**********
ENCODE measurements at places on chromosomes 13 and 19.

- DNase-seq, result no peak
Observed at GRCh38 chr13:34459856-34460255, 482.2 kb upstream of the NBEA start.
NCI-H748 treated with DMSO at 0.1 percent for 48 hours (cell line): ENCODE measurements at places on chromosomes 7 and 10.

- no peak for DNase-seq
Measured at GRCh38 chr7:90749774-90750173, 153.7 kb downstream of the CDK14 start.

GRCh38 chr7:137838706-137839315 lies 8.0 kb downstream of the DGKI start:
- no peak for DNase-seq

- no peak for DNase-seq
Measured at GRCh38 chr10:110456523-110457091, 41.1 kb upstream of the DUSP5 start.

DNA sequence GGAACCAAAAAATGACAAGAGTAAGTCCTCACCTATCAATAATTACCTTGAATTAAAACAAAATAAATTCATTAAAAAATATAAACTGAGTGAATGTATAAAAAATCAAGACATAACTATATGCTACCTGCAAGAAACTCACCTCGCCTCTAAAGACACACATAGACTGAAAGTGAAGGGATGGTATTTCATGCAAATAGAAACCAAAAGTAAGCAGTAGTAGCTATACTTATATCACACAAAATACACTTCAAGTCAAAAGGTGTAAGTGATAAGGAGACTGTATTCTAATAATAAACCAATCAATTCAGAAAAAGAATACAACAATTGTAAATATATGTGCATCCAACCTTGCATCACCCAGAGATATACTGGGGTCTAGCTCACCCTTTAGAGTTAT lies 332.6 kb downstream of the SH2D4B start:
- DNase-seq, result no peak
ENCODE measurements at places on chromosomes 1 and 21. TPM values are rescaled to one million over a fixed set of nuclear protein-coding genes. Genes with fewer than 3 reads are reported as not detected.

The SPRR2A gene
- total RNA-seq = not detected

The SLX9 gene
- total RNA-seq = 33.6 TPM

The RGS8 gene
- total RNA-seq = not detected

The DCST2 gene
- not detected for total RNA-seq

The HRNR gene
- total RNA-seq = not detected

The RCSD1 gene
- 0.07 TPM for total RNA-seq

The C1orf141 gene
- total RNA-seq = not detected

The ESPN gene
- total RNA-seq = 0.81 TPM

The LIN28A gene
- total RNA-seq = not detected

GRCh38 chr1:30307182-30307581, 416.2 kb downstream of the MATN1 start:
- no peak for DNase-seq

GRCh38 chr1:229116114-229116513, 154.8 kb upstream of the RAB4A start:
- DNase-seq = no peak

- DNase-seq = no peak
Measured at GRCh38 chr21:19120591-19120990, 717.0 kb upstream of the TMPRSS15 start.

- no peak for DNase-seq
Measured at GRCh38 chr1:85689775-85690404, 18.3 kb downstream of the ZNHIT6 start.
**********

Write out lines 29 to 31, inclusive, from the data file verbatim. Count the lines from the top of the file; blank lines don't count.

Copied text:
- total RNA-seq = 0.81 TPM

The LIN28A gene
- total RNA-seq = not detected